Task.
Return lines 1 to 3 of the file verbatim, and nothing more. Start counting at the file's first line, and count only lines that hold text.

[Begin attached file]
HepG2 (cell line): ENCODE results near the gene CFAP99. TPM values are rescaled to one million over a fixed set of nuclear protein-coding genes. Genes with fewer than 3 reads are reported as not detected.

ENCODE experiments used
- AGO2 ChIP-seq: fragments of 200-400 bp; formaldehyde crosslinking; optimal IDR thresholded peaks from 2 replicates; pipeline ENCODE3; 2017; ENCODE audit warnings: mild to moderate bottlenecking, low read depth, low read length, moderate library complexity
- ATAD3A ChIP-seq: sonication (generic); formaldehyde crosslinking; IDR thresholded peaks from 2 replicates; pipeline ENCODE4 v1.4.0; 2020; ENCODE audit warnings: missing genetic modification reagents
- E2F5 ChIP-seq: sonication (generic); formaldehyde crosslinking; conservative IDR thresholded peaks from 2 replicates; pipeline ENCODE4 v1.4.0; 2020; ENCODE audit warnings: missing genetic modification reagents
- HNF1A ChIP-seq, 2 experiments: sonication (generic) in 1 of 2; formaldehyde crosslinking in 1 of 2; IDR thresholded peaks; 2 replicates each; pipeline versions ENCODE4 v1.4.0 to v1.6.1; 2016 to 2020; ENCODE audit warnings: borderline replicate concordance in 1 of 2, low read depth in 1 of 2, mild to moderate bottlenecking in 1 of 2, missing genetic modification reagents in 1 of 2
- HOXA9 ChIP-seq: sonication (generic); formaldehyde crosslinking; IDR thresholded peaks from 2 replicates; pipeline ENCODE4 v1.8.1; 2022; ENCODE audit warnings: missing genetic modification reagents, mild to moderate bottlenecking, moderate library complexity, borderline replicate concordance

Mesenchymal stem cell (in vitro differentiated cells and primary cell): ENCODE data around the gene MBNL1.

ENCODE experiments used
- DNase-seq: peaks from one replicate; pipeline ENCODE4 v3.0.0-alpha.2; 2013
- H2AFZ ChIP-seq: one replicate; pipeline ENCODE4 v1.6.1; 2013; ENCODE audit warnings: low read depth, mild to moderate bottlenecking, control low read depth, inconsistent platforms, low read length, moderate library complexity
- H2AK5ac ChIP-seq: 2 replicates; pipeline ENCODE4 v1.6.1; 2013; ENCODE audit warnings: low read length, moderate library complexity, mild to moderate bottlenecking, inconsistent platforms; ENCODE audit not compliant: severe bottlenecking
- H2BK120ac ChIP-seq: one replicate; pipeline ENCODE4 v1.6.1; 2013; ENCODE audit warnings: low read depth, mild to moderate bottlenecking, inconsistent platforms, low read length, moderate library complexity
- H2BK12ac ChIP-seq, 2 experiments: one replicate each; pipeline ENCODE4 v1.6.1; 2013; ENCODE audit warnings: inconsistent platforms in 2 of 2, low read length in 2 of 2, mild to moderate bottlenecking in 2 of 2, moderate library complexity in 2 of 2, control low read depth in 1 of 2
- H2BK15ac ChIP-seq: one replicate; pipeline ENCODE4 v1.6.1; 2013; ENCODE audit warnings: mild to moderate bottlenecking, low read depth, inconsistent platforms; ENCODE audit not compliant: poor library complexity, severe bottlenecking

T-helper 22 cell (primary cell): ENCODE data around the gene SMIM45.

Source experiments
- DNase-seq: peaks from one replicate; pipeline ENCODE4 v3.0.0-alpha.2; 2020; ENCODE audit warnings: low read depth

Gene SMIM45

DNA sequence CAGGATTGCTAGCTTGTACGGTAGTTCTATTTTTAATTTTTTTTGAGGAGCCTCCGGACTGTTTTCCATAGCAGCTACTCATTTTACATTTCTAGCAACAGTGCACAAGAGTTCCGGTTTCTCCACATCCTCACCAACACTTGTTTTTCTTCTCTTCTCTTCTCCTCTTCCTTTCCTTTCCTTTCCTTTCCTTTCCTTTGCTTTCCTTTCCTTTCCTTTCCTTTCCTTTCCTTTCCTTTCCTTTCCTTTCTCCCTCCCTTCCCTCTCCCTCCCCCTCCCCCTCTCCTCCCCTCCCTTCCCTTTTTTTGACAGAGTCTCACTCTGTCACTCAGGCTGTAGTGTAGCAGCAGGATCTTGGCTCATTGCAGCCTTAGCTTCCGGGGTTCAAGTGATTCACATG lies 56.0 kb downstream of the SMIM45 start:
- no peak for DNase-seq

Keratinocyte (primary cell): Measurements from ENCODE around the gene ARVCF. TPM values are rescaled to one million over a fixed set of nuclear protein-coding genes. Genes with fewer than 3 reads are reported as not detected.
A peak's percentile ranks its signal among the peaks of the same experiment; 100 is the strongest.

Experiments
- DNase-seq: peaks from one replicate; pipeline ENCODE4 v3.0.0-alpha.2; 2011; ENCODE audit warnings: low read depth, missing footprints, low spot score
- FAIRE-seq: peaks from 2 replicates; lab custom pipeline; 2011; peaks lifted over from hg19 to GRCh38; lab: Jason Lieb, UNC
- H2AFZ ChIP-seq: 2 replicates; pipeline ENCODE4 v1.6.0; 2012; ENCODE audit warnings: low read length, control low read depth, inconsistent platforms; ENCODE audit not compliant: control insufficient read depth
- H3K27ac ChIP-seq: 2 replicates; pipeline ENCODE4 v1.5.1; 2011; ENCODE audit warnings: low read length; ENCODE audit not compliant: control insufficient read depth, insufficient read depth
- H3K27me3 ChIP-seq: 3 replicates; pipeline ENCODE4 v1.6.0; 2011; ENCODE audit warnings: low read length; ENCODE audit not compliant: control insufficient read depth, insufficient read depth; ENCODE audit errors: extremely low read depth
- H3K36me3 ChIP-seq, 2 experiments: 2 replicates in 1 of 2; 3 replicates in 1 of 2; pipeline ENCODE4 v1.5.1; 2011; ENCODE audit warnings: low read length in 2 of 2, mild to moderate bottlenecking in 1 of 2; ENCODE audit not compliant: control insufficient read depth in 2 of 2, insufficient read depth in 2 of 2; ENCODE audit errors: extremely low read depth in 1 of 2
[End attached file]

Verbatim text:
HepG2 (cell line): ENCODE results near the gene CFAP99. TPM values are rescaled to one million over a fixed set of nuclear protein-coding genes. Genes with fewer than 3 reads are reported as not detected.

ENCODE experiments used
- AGO2 ChIP-seq: fragments of 200-400 bp; formaldehyde crosslinking; optimal IDR thresholded peaks from 2 replicates; pipeline ENCODE3; 2017; ENCODE audit warnings: mild to moderate bottlenecking, low read depth, low read length, moderate library complexity